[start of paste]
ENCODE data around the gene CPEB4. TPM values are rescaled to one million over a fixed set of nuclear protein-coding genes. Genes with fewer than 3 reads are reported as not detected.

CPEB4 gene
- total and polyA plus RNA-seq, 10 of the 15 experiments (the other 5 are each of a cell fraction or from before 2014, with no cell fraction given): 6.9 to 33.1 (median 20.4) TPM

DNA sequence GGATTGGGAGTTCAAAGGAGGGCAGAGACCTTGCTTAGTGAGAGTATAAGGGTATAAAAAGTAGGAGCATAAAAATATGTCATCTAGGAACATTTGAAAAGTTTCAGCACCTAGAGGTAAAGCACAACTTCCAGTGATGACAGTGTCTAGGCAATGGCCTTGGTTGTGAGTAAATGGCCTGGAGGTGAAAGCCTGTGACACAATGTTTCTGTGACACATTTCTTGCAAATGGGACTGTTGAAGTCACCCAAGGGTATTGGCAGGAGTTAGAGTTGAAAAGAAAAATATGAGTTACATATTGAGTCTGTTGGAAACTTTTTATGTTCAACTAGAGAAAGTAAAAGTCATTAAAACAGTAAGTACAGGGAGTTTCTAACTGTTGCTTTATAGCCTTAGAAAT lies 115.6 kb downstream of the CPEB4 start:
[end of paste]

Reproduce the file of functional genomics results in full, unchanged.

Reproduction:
ENCODE data around the gene CPEB4. TPM values are rescaled to one million over a fixed set of nuclear protein-coding genes. Genes with fewer than 3 reads are reported as not detected.

CPEB4 gene
- total and polyA plus RNA-seq, 10 of the 15 experiments (the other 5 are each of a cell fraction or from before 2014, with no cell fraction given): 6.9 to 33.1 (median 20.4) TPM

DNA sequence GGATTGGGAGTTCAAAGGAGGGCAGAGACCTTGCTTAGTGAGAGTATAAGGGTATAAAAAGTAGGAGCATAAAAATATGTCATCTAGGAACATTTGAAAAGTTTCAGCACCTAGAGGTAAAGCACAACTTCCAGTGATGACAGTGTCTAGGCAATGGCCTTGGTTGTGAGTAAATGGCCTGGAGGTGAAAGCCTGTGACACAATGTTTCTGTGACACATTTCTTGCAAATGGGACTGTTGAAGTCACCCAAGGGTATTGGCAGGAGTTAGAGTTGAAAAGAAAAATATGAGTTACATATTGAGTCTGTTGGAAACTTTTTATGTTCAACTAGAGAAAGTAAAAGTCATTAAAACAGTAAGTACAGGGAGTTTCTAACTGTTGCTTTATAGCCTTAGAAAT lies 115.6 kb downstream of the CPEB4 start: